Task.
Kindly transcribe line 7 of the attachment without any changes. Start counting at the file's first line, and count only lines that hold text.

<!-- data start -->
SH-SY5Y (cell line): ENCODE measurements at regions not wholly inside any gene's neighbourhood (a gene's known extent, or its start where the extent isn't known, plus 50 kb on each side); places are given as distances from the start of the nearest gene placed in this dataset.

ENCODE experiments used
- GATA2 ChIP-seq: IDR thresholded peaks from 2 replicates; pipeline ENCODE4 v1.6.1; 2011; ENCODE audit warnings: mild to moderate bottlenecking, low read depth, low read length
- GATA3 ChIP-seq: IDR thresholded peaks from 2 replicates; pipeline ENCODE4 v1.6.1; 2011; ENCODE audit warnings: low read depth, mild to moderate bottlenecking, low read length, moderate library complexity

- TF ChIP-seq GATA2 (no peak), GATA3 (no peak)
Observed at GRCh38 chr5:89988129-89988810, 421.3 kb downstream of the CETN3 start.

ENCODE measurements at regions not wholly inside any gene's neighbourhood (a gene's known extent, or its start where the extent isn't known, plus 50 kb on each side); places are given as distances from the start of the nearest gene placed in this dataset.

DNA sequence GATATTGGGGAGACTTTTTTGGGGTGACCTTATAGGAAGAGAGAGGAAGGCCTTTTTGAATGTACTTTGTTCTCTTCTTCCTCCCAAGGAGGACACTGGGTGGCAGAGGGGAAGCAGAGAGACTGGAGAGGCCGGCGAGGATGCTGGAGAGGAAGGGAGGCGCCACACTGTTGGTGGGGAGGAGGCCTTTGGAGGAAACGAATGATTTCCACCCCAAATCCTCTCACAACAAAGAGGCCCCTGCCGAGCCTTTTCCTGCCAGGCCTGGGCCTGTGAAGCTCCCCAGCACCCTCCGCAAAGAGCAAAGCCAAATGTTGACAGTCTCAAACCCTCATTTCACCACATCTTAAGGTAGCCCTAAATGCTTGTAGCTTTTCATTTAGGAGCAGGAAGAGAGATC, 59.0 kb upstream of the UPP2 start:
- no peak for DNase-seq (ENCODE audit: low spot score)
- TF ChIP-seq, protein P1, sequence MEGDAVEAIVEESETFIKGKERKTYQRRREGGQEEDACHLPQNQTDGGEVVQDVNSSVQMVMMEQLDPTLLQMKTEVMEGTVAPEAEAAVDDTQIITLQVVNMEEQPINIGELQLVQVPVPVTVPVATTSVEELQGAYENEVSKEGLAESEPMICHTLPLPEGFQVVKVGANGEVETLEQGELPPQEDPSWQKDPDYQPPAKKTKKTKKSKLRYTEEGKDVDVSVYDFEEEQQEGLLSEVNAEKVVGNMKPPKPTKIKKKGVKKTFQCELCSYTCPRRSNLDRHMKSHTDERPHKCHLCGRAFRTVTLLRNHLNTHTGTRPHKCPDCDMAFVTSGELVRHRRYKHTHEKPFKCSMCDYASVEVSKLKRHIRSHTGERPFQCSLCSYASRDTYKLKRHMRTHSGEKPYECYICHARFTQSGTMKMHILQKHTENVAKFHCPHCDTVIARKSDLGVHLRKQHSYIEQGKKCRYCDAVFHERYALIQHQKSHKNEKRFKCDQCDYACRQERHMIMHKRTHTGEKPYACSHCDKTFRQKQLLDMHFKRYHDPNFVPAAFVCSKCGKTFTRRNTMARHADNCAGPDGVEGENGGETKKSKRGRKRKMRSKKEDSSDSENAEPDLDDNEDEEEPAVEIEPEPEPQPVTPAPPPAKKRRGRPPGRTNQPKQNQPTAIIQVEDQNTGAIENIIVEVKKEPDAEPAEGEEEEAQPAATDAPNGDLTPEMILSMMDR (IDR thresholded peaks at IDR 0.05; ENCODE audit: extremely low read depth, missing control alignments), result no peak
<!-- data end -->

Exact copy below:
ENCODE measurements at regions not wholly inside any gene's neighbourhood (a gene's known extent, or its start where the extent isn't known, plus 50 kb on each side); places are given as distances from the start of the nearest gene placed in this dataset.